Official unemployment rate at 7.8% (Updated)
The official rate dropped from 8.1% unemployment in August. And the Bureau of Labor Statistics added 86,000 more jobs in July and August as more hard data became available.
The U.S. unemployment rate fell to 7.8 percent last month, dropping below 8 percent for the first time in nearly four years. The rate fell because more people found work, a trend that could impact the presidential election.
The Labor Department says employers added 114,000 jobs in September. The economy also created 86,000 more jobs in July and August than first estimated. Wages rose in September and more people started looking for work.
The revisions show employers added 146,000 jobs per month from July through September, up from 67,000 in the previous three months.
The unemployment rate fell from 8.1 percent in August, matching its level in January 2009 when President Obama took office.
The decline could help Obama, who is coming off a disappointing debate against Mitt Romney.
As usual with this number, the real unemployment data is hidden away inside the BLS report. We'll update this blog as deeper analysis becomes available.
Update from Thomas Lifson:
Jack Welch is tweeting what many are thinking: that "these Chicago guys" are fudging the numbers. In the short run, there is probably no way to determine if there has been corruption of the BLS data.If this is a top-down effort to manage the data, then if next month's data goes below the level when Obama took office, that would fuel a powerful media narrative that we're back ont he way up. The old "stay the course" argument.
Bruce Johnson adds:
Thin Air is on Obama's Side. So many events originate in the thin atmosphere that seems to miraculously benefit Mr. Obama.
This September employment data counters the debate performance and eviscerates much of Romney's argument.
Ta da! Magically, after the poor debate performance, we get the largest leap in home survey jobs in nearly 30 years. The employment rate drops to 7.8%.
Now the "no President has ever won reelection with unemployment over 8%" rule is out the window. Additionally, this short circuits all the small business and jobs points made by Romney on Wednesday night.
What wonderful timing.
How come Ben Bernanke didn't see this coming? Is QE 3 necessary now? Will Ben quickly withdraw the tactic now that this gigantic leap in employment has been reported and apparently occurred before QE 3 was announced and implemented?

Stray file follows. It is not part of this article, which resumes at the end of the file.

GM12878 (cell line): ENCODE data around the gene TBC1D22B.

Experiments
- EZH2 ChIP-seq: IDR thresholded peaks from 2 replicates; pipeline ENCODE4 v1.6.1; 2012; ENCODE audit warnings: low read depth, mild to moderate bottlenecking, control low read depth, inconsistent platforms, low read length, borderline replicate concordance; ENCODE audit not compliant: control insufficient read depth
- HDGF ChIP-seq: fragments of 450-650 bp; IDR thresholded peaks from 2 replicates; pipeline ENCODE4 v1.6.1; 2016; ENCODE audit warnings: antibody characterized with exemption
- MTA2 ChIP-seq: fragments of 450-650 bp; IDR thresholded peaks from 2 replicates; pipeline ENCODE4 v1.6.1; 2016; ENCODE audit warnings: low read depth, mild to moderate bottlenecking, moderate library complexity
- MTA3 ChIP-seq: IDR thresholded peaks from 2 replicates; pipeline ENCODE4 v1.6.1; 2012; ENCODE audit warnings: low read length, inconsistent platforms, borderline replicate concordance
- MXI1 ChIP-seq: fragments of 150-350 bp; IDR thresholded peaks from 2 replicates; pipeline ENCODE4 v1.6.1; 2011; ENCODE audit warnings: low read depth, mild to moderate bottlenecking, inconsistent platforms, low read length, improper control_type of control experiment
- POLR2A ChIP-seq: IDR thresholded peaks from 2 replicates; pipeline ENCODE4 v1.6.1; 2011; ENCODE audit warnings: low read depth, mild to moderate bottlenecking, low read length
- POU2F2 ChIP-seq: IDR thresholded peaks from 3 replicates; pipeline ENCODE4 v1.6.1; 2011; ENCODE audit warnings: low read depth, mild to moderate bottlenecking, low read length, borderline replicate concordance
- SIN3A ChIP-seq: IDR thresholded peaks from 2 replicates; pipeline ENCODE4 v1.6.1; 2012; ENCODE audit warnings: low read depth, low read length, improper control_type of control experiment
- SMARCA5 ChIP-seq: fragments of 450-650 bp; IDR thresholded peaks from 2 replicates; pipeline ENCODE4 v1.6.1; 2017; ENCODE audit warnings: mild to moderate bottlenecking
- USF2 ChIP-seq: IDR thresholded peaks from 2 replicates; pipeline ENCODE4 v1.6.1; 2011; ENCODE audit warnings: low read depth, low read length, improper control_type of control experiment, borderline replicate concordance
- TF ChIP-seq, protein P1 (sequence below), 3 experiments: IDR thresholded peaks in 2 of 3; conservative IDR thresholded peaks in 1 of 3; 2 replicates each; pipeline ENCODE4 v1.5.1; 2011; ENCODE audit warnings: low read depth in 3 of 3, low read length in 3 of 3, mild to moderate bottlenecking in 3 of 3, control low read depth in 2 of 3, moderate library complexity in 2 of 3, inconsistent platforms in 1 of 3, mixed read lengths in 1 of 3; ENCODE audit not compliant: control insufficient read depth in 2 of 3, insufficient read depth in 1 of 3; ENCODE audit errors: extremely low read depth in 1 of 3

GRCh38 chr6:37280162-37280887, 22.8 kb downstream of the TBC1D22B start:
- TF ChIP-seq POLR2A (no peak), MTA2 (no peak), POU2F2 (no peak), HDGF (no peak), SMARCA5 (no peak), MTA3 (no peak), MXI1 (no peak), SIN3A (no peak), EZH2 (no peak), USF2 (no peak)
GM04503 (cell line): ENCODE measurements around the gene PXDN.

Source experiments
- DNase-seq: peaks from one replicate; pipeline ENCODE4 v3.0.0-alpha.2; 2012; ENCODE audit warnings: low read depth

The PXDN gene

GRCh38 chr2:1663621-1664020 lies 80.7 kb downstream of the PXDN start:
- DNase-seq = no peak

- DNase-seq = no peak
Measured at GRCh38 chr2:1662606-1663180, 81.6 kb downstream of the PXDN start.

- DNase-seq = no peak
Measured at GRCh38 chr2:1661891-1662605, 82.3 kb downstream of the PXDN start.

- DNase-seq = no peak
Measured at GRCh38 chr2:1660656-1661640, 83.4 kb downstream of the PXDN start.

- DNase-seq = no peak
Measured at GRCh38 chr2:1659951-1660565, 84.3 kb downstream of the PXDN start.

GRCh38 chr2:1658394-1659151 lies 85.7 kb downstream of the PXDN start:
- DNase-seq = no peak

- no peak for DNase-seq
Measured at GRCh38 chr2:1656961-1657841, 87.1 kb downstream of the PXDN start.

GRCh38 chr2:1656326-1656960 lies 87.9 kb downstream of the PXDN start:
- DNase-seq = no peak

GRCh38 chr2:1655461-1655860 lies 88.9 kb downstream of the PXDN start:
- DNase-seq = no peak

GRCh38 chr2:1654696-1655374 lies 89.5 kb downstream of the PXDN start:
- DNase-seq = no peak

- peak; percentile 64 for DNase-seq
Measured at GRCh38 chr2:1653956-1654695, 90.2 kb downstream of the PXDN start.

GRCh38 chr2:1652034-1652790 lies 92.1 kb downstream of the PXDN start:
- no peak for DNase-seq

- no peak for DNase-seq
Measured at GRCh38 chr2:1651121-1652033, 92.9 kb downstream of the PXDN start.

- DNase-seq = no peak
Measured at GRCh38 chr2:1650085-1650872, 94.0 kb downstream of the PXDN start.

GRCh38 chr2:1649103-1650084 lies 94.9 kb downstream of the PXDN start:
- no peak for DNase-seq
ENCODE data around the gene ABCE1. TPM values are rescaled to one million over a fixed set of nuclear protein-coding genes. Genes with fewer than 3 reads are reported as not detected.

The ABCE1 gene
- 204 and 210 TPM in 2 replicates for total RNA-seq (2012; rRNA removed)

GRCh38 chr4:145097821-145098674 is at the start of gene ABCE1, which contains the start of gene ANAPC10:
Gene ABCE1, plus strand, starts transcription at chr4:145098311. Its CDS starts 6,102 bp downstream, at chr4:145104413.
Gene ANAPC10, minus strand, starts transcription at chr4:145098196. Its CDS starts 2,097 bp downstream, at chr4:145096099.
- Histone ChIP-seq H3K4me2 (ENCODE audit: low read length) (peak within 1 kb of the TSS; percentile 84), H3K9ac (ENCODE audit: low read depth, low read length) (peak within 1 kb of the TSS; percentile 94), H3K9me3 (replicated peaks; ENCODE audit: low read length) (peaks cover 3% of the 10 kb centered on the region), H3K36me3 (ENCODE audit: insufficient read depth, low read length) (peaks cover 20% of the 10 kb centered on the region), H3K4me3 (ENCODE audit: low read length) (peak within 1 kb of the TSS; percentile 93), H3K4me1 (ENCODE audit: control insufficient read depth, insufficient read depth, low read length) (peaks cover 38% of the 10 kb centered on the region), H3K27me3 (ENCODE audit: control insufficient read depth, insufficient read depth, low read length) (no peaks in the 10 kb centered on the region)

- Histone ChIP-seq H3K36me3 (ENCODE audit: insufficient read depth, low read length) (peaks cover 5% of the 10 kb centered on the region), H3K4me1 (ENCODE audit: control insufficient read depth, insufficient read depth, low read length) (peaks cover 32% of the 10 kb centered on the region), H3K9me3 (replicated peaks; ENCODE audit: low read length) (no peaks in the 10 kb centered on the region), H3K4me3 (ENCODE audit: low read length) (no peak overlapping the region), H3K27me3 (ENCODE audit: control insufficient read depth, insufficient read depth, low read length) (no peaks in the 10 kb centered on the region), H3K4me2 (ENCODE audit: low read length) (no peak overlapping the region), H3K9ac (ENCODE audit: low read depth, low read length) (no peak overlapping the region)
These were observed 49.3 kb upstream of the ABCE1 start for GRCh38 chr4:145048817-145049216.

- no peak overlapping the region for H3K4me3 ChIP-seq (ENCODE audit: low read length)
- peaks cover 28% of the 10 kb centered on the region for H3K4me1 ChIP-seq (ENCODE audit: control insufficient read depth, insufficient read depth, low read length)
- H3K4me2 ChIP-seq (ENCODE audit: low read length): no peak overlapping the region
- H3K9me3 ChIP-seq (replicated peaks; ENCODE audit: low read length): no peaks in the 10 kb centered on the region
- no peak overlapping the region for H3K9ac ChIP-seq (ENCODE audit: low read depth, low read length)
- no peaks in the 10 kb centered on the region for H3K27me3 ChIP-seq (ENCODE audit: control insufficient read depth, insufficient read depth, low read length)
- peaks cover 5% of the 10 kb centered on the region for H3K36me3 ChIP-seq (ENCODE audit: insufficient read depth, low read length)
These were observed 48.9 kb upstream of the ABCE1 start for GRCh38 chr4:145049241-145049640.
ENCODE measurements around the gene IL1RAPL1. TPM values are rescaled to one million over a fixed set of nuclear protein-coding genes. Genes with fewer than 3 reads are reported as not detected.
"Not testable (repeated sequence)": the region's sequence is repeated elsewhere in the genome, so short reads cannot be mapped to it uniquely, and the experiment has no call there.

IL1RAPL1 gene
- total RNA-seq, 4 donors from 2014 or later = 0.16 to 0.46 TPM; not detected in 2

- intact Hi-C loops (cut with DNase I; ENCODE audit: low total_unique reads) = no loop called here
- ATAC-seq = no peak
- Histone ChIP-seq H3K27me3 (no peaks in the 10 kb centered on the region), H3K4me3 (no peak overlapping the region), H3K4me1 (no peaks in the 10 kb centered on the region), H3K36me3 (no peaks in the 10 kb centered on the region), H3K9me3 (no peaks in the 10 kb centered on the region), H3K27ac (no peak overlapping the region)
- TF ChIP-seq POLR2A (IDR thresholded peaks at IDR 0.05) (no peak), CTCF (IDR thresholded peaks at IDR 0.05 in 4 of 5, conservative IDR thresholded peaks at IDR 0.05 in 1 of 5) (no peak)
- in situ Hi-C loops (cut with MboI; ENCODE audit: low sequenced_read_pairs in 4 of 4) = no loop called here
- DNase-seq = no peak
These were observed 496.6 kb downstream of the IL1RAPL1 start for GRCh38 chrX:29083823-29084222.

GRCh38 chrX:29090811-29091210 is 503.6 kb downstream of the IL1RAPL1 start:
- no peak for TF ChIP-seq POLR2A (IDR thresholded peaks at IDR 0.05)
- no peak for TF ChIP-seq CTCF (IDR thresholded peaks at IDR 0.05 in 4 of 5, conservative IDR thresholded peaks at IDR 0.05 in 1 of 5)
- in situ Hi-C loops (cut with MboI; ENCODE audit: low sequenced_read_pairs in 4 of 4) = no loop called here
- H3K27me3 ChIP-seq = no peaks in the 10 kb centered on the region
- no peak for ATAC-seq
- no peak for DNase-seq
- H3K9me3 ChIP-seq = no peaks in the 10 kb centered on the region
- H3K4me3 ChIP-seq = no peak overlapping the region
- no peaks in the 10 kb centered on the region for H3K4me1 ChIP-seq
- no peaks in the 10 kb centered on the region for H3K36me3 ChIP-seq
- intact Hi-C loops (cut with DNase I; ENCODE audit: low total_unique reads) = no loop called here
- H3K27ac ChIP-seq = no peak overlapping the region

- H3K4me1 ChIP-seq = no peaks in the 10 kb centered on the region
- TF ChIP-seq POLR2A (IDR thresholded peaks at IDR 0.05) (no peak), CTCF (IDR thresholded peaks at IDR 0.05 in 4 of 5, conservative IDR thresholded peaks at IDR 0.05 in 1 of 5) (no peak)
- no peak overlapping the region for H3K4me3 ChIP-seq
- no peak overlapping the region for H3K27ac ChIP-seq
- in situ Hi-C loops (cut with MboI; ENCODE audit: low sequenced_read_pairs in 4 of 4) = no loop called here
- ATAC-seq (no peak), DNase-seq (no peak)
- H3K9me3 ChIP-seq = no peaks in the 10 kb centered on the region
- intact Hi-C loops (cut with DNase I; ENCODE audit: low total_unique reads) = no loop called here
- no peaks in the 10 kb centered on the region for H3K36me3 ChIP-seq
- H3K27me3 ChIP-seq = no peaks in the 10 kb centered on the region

873,000 people found work, at home. Shazzam. Voila!
Why does something of this magnitude not appear in the GDP calculations? GDP calculations are hard fact compilations. Home job surveys over the phone are what, exactly?
File this with the Nobel Peace Prize. Remarkable events surround Mr. Obama.
Rick Moran adds:
It is disappointing to see so many conservatives fall for the conspiracy line on the BLS numbers. This is just unthinking paranoia, as Megan McCardle points out:
The jobs report that came out this morning was incredibly confusing. On the one hand, the number of payroll jobs went up by only 114,000. On the other, the household survey (which is more volatile) reported a whopping 873,000 new jobs, and an unemployment rate down to 7.8%.
Incredibly, this triggered conspiracy-mongering from conservatives, ranging from outright lying by the BLS, to the suggestion that maybe a bunch of Democrats lied about getting jobs in order to boost the president's chances at the polls next month. This is crazy talk. First of all, conservatives are the people who believe that the whole federal government is basically run like the DMV. Why on earth would you suddenly believe they're capable of mounting such a vast conspiracy? Second of all, if you were going to try to boost the president's fortunes, surely you would pick a more inspiring number than a lame 114,000 net new jobs.
The truth is more boring: the household survey is super-volatile. Also, about 500,000 of those new jobs were part time, and may represent some sort of seasonal boost that will quickly disappear.
There's another reason to disbelieve in a conspiracy: the number comes too late to do any good. Most of the political experts I've talked to think that late-breaking good news on unemployment doesn't help you . . . and the reason they think this is that George H. W. Bush had good employment numbers in the fall, with a sharp October decline in the number of unemployed, yet he nonetheless went down to defeat. If you go along for four years with an unemployment rate of over 8%, then suddenly dip to slightly below that figure, voters do not simply go "Hurray! The president finally fixed the economy just in time!" They think "Maybe it's really getting better, and maybe it's a blip." (As in fact, the 1992 October jobs report sort of was--the number of people out of work rose again the following month, though in the context of a distinct downward trend).
This is an absolutely horrible jobs report. The closer you look at it, the worse it gets. One wonders if the BLS was going to cook the books, wouldn't they make an angel food cake instead of a crap sandwich?